Though Ballet Austin has several other Balanchine ballets in its repertoire, "Episodes" is quite different in tone, says Mills, which can be partially explained by the time in which it was made. "It's kind of Twilight Zone-y and filled with the anxiety that was coming in the early Sixties," he says. "It's hauntingly beautiful." There are no sparkly tutus in this otherworld: The costumes, pretty much the simplest possible, are the same practice clothes you'd see in any ballet school. But Farrell warns against categorizing the ballet based on its costuming. "In Mr. Balanchine's repertoire, there are several ballets that are in leotard costumes, and some people tend to think they are all the same, but they are not," she says. "You could never mistake Stravinsky's 'Agon' [1957] for Webern's 'Episodes.'"

With less than two weeks' rehearsals together before the ballet opened in Washington (on a mixed bill that also included Balanchine's "Liebeslieder Walzer" and "Ragtime" performed by the Farrell dancers), the dancers learned the piece in just three days. The rest of the rehearsal period was focused on style – especially important when folks from different companies and backgrounds come together. And although Ballet Austin dancers train every day in a style derived from Balanchine technique, each ballet poses unique challenges.

In "Episodes," there are no characterizations to understand – the dancers don't draw on backstories like "I'm a maiden who has been turned into a swan by an evil force, so I do mournful battements here." Rather, Farrell works to help the dancers achieve an understanding of motivation based on the music. Webern's music highlights instruments not featured in more typical orchestral works, and Farrell believes the dancers' movements should reflect that. "One should react differently if it's a brass instrument or if it's a violin – different instruments produce sound in a different time frame," she says.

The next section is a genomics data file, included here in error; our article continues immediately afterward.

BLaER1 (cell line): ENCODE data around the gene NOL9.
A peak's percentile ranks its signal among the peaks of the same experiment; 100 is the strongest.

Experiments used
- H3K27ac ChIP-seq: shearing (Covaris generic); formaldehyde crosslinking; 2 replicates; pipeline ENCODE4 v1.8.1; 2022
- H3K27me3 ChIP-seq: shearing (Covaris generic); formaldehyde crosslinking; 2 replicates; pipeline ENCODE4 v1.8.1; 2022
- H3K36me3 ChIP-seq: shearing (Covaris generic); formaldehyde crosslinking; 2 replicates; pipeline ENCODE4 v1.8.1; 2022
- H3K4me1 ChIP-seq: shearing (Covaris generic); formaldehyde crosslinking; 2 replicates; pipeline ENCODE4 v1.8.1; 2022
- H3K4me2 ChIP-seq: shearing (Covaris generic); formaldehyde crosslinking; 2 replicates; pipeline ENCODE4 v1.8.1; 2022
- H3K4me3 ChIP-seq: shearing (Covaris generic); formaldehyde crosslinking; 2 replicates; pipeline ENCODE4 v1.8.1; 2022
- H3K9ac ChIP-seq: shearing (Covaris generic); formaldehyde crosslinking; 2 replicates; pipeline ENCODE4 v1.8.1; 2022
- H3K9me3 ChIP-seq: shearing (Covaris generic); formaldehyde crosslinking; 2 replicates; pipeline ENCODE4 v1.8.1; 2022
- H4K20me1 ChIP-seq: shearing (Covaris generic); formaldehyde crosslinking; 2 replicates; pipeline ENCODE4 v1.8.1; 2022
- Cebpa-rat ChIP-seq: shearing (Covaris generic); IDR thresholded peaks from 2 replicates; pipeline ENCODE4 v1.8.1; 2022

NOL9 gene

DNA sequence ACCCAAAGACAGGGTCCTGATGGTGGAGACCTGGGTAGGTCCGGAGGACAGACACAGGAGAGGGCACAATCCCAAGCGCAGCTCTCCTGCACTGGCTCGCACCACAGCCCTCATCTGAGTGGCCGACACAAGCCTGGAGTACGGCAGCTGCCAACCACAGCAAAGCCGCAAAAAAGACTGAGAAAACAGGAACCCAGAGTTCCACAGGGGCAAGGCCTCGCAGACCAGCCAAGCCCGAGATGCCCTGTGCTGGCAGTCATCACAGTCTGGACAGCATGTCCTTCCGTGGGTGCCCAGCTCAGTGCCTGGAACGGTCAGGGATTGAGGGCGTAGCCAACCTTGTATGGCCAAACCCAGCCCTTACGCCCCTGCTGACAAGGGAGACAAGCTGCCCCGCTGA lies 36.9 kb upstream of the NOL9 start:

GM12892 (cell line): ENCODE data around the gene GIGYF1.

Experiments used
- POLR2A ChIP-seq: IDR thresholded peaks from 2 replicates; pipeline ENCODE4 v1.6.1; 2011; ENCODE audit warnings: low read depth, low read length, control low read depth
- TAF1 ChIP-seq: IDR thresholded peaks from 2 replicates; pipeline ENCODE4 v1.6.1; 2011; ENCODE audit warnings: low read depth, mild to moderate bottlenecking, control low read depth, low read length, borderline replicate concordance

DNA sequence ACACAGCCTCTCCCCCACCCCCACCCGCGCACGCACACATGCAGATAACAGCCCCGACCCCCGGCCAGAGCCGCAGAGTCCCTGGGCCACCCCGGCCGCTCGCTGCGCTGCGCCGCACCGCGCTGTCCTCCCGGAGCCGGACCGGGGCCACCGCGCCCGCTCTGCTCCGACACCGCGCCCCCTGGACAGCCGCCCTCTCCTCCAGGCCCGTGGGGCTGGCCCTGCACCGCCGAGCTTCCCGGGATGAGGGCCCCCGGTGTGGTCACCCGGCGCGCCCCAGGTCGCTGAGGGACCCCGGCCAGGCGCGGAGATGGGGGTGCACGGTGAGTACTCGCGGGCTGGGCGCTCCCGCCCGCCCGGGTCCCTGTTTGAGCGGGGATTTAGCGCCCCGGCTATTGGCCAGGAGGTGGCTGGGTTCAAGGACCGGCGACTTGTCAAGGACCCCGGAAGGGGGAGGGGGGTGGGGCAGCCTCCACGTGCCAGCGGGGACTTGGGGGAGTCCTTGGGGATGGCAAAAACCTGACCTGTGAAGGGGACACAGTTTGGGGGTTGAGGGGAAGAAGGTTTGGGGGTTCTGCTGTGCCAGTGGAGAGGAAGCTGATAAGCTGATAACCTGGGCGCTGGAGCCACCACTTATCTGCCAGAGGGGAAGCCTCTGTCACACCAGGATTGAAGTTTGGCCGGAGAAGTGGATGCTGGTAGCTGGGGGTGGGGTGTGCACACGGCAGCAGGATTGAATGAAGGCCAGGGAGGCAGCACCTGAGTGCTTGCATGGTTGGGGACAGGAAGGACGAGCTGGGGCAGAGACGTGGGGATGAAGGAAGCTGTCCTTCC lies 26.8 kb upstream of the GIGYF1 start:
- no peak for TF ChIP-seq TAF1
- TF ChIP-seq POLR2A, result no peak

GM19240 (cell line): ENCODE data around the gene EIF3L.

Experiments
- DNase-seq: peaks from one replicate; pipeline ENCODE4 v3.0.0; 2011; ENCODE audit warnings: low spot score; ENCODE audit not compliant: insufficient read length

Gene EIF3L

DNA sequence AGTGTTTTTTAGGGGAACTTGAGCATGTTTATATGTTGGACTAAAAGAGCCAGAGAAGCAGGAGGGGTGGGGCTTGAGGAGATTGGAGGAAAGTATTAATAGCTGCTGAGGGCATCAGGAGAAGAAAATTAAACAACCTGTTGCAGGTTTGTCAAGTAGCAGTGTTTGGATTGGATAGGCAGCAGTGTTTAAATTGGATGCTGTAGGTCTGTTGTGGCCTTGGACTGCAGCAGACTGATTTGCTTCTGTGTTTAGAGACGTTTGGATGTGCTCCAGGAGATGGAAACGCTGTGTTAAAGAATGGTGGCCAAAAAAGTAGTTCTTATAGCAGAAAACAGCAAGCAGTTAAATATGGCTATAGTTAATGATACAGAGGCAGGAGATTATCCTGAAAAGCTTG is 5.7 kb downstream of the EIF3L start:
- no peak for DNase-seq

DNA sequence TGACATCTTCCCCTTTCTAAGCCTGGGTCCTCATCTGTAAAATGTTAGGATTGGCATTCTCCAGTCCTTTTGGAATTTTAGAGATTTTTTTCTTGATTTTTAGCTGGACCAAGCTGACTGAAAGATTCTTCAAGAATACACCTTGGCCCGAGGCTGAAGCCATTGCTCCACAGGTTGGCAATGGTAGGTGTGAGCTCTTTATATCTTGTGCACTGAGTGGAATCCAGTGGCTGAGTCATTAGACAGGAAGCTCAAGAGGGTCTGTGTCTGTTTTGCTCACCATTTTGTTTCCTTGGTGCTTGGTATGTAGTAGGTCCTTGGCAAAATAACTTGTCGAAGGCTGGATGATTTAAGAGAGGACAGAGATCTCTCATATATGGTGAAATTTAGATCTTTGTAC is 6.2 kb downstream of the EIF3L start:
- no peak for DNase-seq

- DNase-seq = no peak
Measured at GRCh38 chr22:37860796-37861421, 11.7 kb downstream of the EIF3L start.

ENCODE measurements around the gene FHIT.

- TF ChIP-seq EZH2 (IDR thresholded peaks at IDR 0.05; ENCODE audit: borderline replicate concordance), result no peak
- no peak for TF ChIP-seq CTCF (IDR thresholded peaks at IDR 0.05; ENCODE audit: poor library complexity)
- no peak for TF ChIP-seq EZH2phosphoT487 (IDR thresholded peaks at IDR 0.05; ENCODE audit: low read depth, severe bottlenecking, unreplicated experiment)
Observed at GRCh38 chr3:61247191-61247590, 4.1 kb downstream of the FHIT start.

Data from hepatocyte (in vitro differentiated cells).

Farrell avoids using video footage to help the dancers learn, preferring instead to explain each movement as if it were a fresh concept. "I feel that dancers should learn it from inside out, not from outside in," she explains, "because when you are a dancer, you perform out, you give out to the audience so the audience can take in what you give. If you are looking constantly into the mirror or at a video, you become a spectator instead of a performer." She sees the fact that "Episodes" is not often performed as "a gift" in the sense that the dancers have the opportunity to make the ballet their own, without the influence and stigma of past interpretations.

While Ballet Austin dancers performed only "Episodes" in Washington, this weekend they will have to switch gears backstage, as two other ballets by very different choreographers sandwich "Episodes" in the inaugural program. Twyla Tharp's ballroom-inspired crowd-pleaser "Nine Sinatra Songs" will begin the evening, and Mills' brand-new, energetic "Liminal Glam," to music by Philip Glass, is the scheduled finale. ("The costumes are just so hot!" Mills promises of his new ballet.)

But other than the differences in programming, both Mills and Farrell say that the Austin audience will see pretty much the same "Episodes" that Washingtonians did. Except, Farrell notes, that whatever nuances unfold in the Austin Symphony Orchestra's treatment of Webern will affect the dancing. While seeing dance and live music unfold together is always exciting, "Episodes" is particularly responsive to the music. "No two performances are the same," says Farrell.